FxWirePro: Aussie Still Edgy in 2020 As RBA Sitting On The Fence – Bid 2w/3m OTC Combinations And Hedge AUD/USD
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Australia’s trend growth rate likely to be between 2-2.5 pct per year for the coming decade, says ANZ Research
BoK likely to leave policy rate unchanged at 1.25 pct, keep door open to additional easing: Scotiabank
RBA likely to cut by 25bp on Tuesday owing to recent weakness in employment figures, says ANZ Research
The Reserve Bank of Australia (RBA) is expected to cut by 25bp at its monetary policy meeting on Tuesday, taking the cash rate down to 0.75 percent, primarily owing to the recent weakness in employment data, according to the latest report from ANZ Research. The decline in private sector job vacancies is accelerating and now dragging down the overall level of vacancies.
It is doubtful whether the public sector can maintain its recent pace of job creation, suggesting that a sharp slowdown in employment growth lies ahead. At the same time the pace of central bank easing globally is picking up. If the RBA disappoints a market that is around 75 percent priced for a move next week then the AUD may well spike – something that the RBA will regard as undesirable.
The Governor hasn’t been quite as explicit in signalling an easing at the upcoming meeting as he was ahead of the June Board meeting. So it is possible the RBA prefers to wait for more data before it moves. Retail sales for August feature in the week ahead.
The market is pricing around a 75 percent chance of such a move compared with 100 percent pricing of a 25bp rate cut on the Friday before the RBA’s June meeting.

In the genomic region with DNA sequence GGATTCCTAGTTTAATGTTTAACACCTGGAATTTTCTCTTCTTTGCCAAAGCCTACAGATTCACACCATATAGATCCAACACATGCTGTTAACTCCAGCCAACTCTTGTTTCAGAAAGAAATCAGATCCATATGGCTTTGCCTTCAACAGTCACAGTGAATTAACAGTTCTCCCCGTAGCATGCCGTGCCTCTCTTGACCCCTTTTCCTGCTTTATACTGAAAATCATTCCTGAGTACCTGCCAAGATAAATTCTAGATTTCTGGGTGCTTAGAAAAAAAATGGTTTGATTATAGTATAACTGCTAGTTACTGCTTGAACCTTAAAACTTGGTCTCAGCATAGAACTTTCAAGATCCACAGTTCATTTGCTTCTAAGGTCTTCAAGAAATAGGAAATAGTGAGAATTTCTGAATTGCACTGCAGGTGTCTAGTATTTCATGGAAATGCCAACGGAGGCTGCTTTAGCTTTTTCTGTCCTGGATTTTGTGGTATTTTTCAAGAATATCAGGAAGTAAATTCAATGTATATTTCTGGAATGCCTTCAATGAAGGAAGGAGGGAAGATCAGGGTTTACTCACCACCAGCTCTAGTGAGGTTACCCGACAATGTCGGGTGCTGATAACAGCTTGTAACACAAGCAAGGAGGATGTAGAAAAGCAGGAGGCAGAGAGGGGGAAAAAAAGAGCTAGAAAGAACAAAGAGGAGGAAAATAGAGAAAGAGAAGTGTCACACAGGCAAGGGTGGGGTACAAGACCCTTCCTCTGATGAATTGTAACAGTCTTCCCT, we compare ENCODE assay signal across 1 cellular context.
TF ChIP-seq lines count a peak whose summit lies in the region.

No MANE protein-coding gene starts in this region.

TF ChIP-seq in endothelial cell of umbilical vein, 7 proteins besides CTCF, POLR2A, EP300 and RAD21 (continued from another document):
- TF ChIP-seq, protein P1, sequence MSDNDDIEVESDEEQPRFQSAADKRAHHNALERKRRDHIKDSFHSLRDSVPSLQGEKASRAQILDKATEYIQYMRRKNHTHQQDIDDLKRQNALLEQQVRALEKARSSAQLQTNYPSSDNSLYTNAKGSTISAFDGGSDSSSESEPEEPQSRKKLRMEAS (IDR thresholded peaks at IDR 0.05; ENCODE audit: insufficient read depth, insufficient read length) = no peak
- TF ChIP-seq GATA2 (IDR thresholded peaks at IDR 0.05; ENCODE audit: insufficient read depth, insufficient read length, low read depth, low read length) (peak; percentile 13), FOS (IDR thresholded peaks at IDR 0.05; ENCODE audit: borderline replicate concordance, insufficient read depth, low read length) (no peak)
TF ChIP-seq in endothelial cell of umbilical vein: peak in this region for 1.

The difference reflects the fact that in his last speech prior to the June Board meeting Governor Lowe said: “At our meeting in two weeks’ time, we will consider the case for lower interest rates”. Lowe has not been as explicit this time, saying in his speech on Tuesday:
"At our Board meeting next week, we will again take stock of the evidence...[and] the Board is prepared to ease monetary policy further if needed to support sustainable growth in the economy, make further progress towards full employment, and achieve the inflation target over time."
The RBA might want to see how August retail sales, in particular, went in order to gain a better appreciation of the impact of the tax cuts on consumer spending. Unfortunately, this is not released until October 4 – three days after the RBA decision.
"We expect a 0.7 percent increase to retail spending in August 2019, a substantial upgrade from recent months where growth has been about 0.2 percent per month on average and a big bounce from the disappointing July result. This is thanks to lower interest rates and the payment of tax cuts for the 2018-19 tax year, which provide low and middle income earners with up to $1,080 extra income at the end of the tax year," ANZ Research commented further in the report.
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